Postpartum Depression: Case Presentation
Marisol is a twenty-seven-year-old Latina woman of Honduran origin, who currently lives in the United States with her husband and infant son. She presents with a depressed mood, reporting feeling “totally empty,” and became tearful when describing her last few months during which she experienced a substantial impairment in her social and occupational functioning, leading her to question if she was experiencing postpartum depression.
Symptoms affecting Marisol’s current functioning are indicative of a mood disorder. She reports that she previously enjoyed working as a seamstress but has not been able to make anything for months. In addition to a lack of enjoyment in her work, Marisol reported that she no longer enjoys music and is not interested in talking to her friends. This information illustrates that Marisol no longer enjoys activities that she used to find pleasure in – a sign of anhedonia.
Related Reading: Social Work Specialization in Mental Health
Additional Symptoms of Postpartum Depression
Marisol also exhibits several somatic symptoms, including sleeplessness and headaches. Due to her inability to sleep at night, she reports feeling exhausted and appears drained and tired. Marisol reports that the simplest tasks seem to take “everything I have.” Based on this information, Marisol’s somatic symptoms amount to insomnia, fatigue, and loss of energy, and psychomotor retardation nearly every day. Additionally, Marisol reports that she can no longer taste food, signifying a change in appetite.
It is important to note that the onset of Marisol’s symptoms and a decline in functioning occurred one month after the birth of her first child, and have persisted for four months. Marisol reported that the first month of motherhood was “lovely,” but she subsequently began to worry about her baby’s health, obsessing about cleanliness and germs.
Marisol was so anxious about her child’s health that she would stay up to ensure he was breathing as he slept, or would stay up at night worrying. She is no longer able to breastfeed her child because she reports “it was sucking the life out of me!” Marisol feels excessive guilt about her current state and inability to nurse, calling herself a “horrible mother.”
Marisol also expresses feelings of guilt about relying on her husband to accompany her to appointments and calling him “all day,” and feels guilty about the gang-related death of her brother in Honduras just after she immigrated to the United States.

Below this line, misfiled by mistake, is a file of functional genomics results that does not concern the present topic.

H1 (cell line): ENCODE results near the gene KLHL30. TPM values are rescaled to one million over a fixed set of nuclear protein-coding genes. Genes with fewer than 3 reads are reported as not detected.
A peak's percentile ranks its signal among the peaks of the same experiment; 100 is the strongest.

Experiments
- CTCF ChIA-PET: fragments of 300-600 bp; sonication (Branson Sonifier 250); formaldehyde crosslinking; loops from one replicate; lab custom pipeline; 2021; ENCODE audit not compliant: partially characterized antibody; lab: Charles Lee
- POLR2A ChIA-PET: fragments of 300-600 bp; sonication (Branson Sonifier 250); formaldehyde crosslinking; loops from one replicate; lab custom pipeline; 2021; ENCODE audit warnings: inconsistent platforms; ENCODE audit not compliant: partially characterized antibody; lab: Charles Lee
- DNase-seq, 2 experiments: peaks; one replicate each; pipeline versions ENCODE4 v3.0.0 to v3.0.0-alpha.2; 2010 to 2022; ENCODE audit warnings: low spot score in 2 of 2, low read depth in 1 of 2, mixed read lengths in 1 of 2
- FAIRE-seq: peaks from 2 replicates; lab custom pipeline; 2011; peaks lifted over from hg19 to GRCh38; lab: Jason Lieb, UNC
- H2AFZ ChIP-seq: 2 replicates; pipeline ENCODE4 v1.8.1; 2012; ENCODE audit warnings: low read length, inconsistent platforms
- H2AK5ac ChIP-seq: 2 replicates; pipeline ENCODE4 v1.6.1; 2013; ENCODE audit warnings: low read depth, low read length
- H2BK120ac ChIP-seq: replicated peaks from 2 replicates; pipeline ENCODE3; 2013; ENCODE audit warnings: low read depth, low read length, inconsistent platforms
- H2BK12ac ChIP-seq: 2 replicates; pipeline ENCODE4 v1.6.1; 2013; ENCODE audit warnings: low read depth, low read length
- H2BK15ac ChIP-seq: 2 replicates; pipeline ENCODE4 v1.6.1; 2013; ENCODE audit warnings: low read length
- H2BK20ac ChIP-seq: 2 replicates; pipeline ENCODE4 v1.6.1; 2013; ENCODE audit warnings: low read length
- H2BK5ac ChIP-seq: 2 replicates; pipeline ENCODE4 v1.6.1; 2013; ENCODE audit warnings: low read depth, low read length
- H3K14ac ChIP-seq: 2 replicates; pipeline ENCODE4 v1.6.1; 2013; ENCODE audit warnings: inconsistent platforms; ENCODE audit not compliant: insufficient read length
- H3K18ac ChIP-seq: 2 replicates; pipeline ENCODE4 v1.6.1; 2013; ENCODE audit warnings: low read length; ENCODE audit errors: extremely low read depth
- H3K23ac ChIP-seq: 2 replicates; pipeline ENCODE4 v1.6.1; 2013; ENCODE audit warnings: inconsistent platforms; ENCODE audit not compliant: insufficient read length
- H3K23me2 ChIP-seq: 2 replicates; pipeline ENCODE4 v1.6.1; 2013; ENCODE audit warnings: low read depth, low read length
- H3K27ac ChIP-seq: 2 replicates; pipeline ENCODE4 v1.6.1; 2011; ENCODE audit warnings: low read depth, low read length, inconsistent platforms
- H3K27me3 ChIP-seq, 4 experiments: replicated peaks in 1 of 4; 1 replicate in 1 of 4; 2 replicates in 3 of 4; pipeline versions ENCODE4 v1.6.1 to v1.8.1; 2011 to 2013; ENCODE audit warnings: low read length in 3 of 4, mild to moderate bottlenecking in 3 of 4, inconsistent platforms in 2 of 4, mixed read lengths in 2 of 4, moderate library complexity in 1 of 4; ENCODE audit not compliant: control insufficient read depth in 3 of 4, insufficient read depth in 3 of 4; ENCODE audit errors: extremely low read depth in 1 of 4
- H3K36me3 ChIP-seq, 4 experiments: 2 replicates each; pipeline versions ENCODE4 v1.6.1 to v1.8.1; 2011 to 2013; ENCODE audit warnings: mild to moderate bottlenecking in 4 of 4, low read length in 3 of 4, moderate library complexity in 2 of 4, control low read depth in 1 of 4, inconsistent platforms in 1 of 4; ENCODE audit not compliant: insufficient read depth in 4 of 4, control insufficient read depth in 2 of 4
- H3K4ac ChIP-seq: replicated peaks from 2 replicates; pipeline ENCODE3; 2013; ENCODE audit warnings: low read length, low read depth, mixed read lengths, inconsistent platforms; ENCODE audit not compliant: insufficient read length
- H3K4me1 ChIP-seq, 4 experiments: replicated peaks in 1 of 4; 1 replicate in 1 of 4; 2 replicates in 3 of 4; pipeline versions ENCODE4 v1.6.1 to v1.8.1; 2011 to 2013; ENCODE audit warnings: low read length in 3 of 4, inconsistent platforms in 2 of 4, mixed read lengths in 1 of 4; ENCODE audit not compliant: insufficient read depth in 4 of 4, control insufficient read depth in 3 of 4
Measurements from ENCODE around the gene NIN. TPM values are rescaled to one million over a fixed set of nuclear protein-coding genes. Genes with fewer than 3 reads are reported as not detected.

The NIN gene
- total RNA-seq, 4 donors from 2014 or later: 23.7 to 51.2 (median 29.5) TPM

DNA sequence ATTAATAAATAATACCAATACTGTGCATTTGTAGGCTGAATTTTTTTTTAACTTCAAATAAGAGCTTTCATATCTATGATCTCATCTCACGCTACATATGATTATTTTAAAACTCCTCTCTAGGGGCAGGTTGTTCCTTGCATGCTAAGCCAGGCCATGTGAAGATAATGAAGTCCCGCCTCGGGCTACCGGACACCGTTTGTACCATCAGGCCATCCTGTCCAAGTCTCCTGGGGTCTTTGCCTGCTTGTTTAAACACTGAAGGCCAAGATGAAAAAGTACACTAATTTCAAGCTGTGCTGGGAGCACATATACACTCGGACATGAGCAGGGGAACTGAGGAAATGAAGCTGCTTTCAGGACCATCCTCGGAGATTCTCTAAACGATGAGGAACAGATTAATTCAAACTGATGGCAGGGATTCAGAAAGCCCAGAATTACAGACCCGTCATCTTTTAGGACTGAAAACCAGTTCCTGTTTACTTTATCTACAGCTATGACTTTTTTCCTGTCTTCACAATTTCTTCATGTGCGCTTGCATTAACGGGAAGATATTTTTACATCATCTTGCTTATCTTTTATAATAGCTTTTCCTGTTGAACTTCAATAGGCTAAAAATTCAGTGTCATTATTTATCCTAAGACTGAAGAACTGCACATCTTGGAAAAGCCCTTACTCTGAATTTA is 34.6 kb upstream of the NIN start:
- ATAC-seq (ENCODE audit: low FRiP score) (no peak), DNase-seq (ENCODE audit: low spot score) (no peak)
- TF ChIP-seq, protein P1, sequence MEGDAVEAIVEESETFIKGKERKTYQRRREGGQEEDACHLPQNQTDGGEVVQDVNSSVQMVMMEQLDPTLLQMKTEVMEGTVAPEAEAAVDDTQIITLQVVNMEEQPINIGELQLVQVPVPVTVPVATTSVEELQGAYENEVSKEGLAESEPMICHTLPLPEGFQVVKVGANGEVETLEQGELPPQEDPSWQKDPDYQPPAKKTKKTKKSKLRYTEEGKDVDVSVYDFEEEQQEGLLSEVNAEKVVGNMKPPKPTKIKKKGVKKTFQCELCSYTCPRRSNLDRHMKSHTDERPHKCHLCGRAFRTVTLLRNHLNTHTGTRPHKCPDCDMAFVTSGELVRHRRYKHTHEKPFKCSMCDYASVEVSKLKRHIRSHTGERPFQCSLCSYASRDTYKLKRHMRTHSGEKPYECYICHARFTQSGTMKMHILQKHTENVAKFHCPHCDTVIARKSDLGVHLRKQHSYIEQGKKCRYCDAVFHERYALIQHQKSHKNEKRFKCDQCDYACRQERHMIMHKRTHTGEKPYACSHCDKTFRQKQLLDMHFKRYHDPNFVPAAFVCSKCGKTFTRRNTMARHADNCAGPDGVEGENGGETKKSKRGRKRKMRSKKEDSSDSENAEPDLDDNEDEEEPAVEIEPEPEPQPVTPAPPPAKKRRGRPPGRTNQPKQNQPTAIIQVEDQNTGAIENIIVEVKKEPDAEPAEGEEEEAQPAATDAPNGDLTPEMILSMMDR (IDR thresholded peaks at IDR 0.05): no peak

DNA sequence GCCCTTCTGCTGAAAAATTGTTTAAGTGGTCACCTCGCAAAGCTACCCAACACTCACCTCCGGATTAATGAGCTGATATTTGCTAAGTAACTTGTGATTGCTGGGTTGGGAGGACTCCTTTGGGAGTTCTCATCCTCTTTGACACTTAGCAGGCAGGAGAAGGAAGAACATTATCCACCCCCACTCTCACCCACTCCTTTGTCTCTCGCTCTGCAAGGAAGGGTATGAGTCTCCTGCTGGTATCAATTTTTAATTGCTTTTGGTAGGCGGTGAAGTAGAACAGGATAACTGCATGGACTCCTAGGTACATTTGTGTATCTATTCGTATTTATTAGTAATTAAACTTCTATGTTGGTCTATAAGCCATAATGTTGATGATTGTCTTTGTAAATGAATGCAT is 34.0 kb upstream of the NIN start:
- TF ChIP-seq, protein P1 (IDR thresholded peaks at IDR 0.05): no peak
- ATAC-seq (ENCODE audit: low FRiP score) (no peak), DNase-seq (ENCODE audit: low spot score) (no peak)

Related Reading: Social Work Specialization in Women
Postpartum Depression Diagnostic Criteria
From the information that is currently known about Marisol’s symptoms, level of functioning, and behavior, the following multi-axial DSM1 diagnosis has been given:
- Axis I 296.23 Major Mood Disorder, Single Episode, Severe without Psychotic Features, with Postpartum Onset
- Axis II V71.09 (no diagnosis)
- Axis III Childbirth
- Axis IV Immigration, marital tension, death of brother, physical separation from family
- Axis V GAF = 37 (on admission)
Based on the interview with Marisol, the clinician has been able to determine that Marisol meets the criteria for a Major Depressive Episode.
To competently make this assessment, the clinician had to ascertain that Marisol experienced at least five of the symptoms for a Major Depressive Episode, with at least one of the symptoms being depressed mood or loss of interest or pleasure. Additionally, the five or more symptoms must have been present during the same 2-week period, at a minimum, and the presence of the symptoms must represent a change from Marisol’s previous level of functioning.
Establishing the Diagnosis
To make this diagnosis of postpartum depression, the clinician first established that Marisol was experiencing either depressed mood or loss of interest or pleasure. Marisol has experienced both of these symptoms on a daily basis for the past four months.